“Congress used to have tobacco addiction deniers. Now it has far too many climate deniers,” says policy director Jason Kowlaski. The newly vilified “deniers” face pushback elsewhere from those who frame the climate fight in terms of “justice” and community. That has attracted the media.

“The openly socialist People’s Climate March received 4.5 times more broadcast coverage than the March for Life. NBC, ABC and CBS gave the People’s Climate March a combined 3 minutes and 27 seconds of coverage, compared to just 46 seconds for the March for Life in January,” says Julia Seymour, an analyst with the Business and Media Institute, who also notes that all of the coverage was positive, and none mentioned that the event had the support of the Communist Party USA and assorted Occupy activist groups.


So how much tax revenue would be generated by the legalization of recreational marijuana, from sea to shining sea? Someone thinks they know.

“The U.S. stands to gain, according to our calculations, $3,098,866,907 in state and local taxes per year — that’s more than twice the entire budget of the Small Business Administration in 2013,” declares Divya Raghavan, an analyst for NerdWallet.com, a financial adviser for the young and restless. He based his estimates on usage data and trends from the Substance Abuse and Mental Health Services Administration and Harvard University.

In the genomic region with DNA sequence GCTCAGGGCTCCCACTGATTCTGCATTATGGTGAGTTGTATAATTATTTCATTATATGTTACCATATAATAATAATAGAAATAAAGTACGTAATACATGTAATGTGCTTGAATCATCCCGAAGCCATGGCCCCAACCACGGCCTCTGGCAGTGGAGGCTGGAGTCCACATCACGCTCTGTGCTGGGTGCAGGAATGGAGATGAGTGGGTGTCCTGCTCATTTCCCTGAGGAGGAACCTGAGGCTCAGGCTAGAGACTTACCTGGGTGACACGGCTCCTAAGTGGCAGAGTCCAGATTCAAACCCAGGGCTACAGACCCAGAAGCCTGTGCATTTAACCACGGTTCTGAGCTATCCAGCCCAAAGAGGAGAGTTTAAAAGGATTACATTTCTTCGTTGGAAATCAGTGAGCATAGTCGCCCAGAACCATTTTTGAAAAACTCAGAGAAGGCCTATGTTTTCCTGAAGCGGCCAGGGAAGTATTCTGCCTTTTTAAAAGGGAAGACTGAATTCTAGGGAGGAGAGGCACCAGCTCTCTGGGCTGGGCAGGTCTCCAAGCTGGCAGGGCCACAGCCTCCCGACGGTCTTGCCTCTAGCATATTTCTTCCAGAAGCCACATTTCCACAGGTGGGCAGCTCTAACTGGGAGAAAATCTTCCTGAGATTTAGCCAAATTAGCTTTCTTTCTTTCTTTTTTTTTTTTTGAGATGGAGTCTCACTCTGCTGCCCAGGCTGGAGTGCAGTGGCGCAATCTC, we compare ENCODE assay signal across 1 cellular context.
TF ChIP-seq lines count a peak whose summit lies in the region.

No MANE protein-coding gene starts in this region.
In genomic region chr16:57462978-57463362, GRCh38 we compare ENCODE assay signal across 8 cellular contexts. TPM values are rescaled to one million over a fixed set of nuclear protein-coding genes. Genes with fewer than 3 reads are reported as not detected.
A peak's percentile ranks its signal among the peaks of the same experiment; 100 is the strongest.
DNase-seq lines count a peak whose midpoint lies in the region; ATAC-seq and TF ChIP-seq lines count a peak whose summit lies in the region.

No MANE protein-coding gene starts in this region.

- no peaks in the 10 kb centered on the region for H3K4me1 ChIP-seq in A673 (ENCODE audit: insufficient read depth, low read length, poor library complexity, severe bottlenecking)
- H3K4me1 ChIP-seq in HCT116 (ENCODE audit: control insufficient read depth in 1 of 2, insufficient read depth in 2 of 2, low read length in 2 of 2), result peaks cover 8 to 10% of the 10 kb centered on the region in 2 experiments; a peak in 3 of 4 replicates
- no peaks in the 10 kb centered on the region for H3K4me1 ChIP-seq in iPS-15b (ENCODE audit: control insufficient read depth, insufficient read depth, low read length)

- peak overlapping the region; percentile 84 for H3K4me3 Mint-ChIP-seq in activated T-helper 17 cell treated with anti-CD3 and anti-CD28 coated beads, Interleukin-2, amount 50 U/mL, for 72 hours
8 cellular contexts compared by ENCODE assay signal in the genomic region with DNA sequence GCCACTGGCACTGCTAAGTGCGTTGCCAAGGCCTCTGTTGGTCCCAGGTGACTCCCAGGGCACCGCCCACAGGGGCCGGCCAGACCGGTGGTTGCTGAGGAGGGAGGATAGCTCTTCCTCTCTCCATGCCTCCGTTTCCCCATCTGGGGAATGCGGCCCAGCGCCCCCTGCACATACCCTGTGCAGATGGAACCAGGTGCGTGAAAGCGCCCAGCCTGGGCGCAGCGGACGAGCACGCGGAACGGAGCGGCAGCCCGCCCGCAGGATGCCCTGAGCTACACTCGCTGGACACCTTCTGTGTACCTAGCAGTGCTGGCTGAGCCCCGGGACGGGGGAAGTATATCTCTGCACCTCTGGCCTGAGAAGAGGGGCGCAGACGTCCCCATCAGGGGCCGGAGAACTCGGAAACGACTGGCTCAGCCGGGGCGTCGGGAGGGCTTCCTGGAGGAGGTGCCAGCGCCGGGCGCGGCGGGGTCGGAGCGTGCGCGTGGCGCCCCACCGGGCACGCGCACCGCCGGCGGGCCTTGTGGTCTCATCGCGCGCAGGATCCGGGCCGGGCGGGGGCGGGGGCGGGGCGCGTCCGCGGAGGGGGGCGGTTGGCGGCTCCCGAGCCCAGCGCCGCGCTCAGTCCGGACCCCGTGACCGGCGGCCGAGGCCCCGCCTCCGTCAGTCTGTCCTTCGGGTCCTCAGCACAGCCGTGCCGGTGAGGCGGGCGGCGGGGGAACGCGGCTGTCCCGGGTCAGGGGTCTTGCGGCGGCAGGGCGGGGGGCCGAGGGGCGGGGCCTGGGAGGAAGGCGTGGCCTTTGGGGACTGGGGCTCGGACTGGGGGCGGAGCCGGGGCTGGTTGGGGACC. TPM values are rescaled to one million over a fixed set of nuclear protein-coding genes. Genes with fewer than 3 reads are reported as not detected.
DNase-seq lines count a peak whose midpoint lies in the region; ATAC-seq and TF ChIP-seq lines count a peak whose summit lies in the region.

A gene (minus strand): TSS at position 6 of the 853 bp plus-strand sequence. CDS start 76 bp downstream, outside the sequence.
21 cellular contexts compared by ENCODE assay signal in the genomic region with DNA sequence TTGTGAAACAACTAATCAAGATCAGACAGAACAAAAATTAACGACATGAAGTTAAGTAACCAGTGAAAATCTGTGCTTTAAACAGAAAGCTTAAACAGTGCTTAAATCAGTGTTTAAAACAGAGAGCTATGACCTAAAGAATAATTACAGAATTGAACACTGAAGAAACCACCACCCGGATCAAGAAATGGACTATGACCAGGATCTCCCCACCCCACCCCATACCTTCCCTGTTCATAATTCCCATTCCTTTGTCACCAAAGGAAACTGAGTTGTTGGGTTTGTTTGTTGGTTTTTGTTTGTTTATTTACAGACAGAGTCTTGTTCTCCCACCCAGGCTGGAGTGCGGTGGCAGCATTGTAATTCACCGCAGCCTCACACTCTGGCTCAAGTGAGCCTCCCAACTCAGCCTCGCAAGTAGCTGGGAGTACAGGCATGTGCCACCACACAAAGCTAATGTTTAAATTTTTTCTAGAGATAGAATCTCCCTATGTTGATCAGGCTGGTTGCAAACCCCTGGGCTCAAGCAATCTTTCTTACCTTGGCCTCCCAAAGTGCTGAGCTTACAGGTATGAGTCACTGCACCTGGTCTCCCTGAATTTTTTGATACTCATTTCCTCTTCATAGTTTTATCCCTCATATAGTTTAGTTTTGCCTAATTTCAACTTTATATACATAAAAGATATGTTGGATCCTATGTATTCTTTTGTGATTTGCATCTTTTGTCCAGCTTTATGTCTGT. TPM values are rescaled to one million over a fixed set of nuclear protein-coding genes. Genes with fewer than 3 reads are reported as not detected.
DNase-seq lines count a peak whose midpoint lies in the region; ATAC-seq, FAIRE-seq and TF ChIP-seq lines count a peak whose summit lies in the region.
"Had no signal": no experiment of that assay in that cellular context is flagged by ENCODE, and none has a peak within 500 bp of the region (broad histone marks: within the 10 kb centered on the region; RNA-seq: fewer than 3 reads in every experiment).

Voters in Alaska, Florida, Oregon and the District of Columbia will consider pot legalization Nov. 4. And though there’s revenue, it is a complicated matter when law enforcement, health and cultural factors come into play. Much of that has not been addressed.

Meanwhile, Mr. Raghavan points out that the nation’s capital itself would make close to $9 million in sales tax revenue if the city passes the measure.


“Twenty-five years ago, marriage meant what it had always meant, Madonna was considered risque, and liberals worried about mass immigration, threats to religious liberty and the vulgarity of pop music. The times, they have a-changed. And they will continue to change as the Left presses on. Where will liberalism be 25 years from now? What new causes will it champion? Will it have exhausted itself or will it continue to grow bolder in its demands? Can conservatives today in any way try to preempt the future agenda of liberalism?”

And so asks the Heritage Foundation, which has assembled a quartet of learned fellows to decide. See it live online Tuesday at noon EDT here: Heritage.org.